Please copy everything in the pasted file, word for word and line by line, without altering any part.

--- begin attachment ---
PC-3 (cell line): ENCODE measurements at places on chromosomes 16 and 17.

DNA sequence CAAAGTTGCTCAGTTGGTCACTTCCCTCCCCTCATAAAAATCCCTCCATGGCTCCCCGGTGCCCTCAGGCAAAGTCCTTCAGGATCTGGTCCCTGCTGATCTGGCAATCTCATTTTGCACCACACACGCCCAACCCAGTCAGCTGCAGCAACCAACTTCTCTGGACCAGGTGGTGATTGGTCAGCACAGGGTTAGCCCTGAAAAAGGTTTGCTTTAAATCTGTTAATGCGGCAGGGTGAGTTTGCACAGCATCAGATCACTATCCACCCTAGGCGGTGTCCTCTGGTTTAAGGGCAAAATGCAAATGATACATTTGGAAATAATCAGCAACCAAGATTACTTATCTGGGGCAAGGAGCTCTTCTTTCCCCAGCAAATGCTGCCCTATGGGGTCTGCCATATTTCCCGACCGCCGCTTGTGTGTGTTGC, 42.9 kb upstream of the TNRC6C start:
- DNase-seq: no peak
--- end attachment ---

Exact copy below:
PC-3 (cell line): ENCODE measurements at places on chromosomes 16 and 17.

DNA sequence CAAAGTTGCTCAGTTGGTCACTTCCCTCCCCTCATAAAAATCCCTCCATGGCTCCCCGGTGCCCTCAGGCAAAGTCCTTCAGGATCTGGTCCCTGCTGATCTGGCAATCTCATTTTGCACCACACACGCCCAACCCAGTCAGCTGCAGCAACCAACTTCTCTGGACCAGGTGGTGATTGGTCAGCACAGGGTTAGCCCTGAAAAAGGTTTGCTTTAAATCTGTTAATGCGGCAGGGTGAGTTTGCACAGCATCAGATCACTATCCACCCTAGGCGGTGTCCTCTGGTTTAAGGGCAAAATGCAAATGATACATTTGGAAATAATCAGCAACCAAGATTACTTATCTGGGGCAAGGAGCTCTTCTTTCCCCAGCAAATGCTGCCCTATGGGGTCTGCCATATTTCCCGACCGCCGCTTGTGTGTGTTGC, 42.9 kb upstream of the TNRC6C start:
- DNase-seq: no peak